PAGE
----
The aveira (sin) of lashon hara refers to the prohibition of speaking negatively or derogatorily about someone, even if the information is accurate. This prohibition, literally meaning ‘evil tongue’ is based on various verses from the Tanakh and is further elaborated in the Talmud and other Jewish sources.
The Torah sources that address the prohibition of lashon hara include:
- Leviticus (Vayikra) 19:16: “Do not go about spreading slander among your people.”
- Psalms (Tehillim) 34:14: “Turn from evil and do good; seek peace and pursue it.”
- Psalms (Tehillim) 141:3: “Set a guard, O Lord, over my mouth; keep watch over the door of my lips.”
- Proverbs (Mishlei) 11:9: “With his mouth, a hypocrite destroys his fellow.”
- Proverbs (Mishlei) 16:28: “A dishonest man spreads strife, and a whisperer separates close friends.”
The Talmud in tractate Arachin (15b) emphasizes the severity of lashon hara, stating that it is akin to three cardinal sins: idolatry, illicit relations, and murder. This comparison underscores the magnitude of the prohibition and the damage it can cause to individuals and the community.
The Shulchan Aruch, a central code of Jewish law, delves into various facets and levels of lashon hara. It provides guidelines and examples to help individuals understand the scope of this prohibition and its practical implications. The primary source in the Shulchan Aruch that deals with lashon hara is in Choshen Mishpat, Chapter 228.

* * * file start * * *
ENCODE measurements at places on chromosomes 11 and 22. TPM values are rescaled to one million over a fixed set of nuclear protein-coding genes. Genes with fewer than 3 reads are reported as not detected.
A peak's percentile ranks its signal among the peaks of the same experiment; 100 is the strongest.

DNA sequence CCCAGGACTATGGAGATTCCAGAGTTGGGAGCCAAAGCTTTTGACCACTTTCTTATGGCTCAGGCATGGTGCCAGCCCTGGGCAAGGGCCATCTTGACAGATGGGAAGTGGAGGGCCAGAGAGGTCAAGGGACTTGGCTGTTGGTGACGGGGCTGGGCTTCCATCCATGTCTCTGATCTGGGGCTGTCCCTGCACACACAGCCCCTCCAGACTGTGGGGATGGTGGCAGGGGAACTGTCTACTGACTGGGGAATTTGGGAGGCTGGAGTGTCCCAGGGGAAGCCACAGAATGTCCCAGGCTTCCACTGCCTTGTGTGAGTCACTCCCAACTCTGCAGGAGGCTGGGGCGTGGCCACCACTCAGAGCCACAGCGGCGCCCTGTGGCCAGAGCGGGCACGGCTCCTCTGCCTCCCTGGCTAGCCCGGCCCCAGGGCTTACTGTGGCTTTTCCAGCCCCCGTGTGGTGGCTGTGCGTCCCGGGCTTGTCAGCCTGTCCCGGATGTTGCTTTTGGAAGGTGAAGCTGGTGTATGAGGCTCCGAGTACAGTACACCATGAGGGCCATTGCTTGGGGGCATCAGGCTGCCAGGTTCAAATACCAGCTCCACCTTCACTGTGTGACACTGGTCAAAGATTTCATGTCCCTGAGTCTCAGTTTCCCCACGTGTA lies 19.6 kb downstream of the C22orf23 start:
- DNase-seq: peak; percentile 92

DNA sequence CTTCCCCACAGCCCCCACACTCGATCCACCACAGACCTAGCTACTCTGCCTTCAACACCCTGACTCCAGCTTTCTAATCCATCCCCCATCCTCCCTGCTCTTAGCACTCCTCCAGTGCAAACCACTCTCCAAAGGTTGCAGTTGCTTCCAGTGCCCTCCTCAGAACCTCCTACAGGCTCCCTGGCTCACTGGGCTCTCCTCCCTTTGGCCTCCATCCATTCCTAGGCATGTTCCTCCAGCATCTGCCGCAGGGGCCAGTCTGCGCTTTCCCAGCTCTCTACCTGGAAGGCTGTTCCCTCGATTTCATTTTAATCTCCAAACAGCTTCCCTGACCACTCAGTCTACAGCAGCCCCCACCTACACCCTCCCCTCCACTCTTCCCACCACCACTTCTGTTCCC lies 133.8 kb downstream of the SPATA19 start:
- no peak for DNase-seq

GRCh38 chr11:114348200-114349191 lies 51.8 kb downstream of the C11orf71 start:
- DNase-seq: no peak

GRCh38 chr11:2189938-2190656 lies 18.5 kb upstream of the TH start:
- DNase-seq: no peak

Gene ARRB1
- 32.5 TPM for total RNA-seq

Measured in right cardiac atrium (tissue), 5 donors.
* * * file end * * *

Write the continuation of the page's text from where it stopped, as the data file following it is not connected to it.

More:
Here are some key points and facets of lashon hara, as outlined in the Shulchan Aruch:
- Lashon Hara vs. Rechilut: Lashon hara refers to speaking ill of someone in their presence, while rechilut refers to spreading negative information about someone in their absence. Both are prohibited, and there are specific rules and exceptions for each. Lashon hara can even be done for oneself, detailing things one’s done wrong or mentioning negative qualities in a self deprecating way. Ultimately, reputation and dignity are protected by the Torah.
- Truth vs. Falsehood: Speaking lashon hara, even if the information is true, is still forbidden. Only in exceptional cases, where there is a legitimate need for disclosing negative information, may it be allowed, but even then, there are strict conditions. However, complaining, gossiping, sharing another person’s weaknesses and so on are all a problem of lashon hara. Not only about events or past information, but anything that causes negative thoughts, like saying “I would never eat at his house”, no matter if he’s a bad cook or doesn’t keep a high level of kosher would be prohibited if it serves no purpose but to hurt someone’s reputation. As you probably heard as a child: if you don’t have anything nice to say, probably best to say nothing at all.
- Motive Matters: The intent behind speaking negatively about someone also plays a role. If the intention is to help, prevent harm, or protect others, there might be room for leniency. However, the Shulchan Aruch warns against self-justification to speak lashon hara under the guise of good intentions. On the other end of the spectrum, bringing up numerous good qualities of a person in front of those who are known to have deep hatred is its own problem, as it will invite those people to counter with lashon hara. Inviting others to gossip or speak harshly about someone is still a problem even if you don’t say anything negative yourself.